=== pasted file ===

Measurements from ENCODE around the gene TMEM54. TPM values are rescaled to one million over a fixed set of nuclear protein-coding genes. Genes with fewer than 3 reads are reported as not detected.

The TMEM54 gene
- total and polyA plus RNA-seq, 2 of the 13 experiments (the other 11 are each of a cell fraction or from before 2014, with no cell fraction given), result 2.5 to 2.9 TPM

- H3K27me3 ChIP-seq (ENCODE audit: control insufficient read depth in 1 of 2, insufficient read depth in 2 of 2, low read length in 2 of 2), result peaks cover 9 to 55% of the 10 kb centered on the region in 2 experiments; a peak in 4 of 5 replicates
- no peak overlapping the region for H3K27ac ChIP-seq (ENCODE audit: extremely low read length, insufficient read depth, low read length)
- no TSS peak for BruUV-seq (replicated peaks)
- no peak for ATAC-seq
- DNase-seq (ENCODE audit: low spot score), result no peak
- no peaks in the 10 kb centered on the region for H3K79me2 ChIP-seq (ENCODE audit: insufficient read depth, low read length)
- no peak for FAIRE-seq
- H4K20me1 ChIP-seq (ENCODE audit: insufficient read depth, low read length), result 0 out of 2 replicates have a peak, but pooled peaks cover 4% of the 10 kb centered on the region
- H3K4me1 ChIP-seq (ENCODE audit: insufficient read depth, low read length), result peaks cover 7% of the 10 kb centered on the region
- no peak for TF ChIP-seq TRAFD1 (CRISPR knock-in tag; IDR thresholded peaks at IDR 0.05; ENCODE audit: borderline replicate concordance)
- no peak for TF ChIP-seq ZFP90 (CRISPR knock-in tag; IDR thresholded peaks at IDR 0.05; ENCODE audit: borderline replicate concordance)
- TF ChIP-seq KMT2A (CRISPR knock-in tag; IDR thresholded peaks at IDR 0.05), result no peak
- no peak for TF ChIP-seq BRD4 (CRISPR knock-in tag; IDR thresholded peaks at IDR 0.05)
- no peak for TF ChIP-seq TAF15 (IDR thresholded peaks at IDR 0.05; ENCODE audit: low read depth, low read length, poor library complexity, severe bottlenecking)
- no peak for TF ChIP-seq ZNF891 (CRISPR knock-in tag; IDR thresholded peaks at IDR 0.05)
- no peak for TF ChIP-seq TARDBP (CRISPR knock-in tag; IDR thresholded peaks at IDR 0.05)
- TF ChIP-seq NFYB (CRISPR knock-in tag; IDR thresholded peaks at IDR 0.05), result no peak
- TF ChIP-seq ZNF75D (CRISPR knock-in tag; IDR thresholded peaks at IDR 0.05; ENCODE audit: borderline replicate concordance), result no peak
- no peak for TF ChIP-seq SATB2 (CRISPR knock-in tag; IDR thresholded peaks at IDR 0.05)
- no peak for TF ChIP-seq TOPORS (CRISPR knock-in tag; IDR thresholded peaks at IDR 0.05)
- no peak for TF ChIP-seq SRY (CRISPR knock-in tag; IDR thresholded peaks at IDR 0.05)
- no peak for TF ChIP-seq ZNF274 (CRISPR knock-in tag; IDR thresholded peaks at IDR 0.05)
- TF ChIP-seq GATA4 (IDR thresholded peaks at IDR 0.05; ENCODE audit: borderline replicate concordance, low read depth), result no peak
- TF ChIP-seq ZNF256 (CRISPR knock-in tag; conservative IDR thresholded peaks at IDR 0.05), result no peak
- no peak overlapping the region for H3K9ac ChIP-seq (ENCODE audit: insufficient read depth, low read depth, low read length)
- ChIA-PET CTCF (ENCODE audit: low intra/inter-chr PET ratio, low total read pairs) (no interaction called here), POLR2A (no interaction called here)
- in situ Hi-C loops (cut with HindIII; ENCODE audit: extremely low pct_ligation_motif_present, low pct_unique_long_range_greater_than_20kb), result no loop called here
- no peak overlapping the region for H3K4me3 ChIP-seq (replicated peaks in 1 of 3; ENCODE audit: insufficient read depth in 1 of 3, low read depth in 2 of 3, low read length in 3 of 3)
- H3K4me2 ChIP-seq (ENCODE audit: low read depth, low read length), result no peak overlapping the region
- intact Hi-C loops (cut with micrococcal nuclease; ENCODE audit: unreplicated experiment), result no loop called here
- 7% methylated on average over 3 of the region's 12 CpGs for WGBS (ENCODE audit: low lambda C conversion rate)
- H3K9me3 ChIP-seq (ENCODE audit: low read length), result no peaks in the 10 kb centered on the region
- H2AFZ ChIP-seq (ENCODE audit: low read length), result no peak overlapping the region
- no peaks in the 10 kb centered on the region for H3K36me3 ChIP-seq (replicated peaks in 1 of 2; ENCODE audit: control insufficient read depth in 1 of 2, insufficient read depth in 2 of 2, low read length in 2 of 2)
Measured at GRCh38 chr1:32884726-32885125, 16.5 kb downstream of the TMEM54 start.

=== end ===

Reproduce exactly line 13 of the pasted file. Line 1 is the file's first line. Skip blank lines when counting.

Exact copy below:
- no peak for TF ChIP-seq TRAFD1 (CRISPR knock-in tag; IDR thresholded peaks at IDR 0.05; ENCODE audit: borderline replicate concordance)